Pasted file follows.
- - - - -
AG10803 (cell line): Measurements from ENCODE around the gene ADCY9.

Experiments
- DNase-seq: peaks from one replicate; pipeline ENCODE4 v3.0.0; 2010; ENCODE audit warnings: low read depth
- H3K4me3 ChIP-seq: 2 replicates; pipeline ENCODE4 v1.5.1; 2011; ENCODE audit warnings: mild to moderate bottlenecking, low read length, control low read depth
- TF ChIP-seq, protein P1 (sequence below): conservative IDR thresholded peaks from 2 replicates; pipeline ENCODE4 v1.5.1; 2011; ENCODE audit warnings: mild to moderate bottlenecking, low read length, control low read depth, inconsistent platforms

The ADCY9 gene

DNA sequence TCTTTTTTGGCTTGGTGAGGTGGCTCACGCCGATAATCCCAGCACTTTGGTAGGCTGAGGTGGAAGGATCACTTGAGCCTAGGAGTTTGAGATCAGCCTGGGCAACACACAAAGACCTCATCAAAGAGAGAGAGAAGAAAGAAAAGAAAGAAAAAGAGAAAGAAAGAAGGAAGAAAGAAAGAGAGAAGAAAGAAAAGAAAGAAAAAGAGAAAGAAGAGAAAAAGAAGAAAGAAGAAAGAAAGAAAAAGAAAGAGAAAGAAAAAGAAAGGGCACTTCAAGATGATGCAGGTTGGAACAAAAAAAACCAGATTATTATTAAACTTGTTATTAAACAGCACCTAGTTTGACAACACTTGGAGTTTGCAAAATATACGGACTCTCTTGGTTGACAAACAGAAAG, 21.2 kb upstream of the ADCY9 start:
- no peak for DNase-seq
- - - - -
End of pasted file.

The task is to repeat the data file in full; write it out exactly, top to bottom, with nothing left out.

AG10803 (cell line): Measurements from ENCODE around the gene ADCY9.

Experiments
- DNase-seq: peaks from one replicate; pipeline ENCODE4 v3.0.0; 2010; ENCODE audit warnings: low read depth
- H3K4me3 ChIP-seq: 2 replicates; pipeline ENCODE4 v1.5.1; 2011; ENCODE audit warnings: mild to moderate bottlenecking, low read length, control low read depth
- TF ChIP-seq, protein P1 (sequence below): conservative IDR thresholded peaks from 2 replicates; pipeline ENCODE4 v1.5.1; 2011; ENCODE audit warnings: mild to moderate bottlenecking, low read length, control low read depth, inconsistent platforms

The ADCY9 gene

DNA sequence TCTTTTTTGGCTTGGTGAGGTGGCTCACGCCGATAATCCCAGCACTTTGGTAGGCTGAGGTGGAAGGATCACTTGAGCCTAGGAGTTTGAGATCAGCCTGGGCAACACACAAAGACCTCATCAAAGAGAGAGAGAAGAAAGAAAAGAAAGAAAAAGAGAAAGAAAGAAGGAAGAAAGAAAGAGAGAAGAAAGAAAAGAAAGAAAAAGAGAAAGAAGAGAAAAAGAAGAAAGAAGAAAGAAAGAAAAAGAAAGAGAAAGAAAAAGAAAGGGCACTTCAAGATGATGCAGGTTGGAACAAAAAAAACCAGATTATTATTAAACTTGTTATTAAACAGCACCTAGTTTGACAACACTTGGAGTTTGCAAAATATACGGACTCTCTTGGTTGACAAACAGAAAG, 21.2 kb upstream of the ADCY9 start:
- no peak for DNase-seq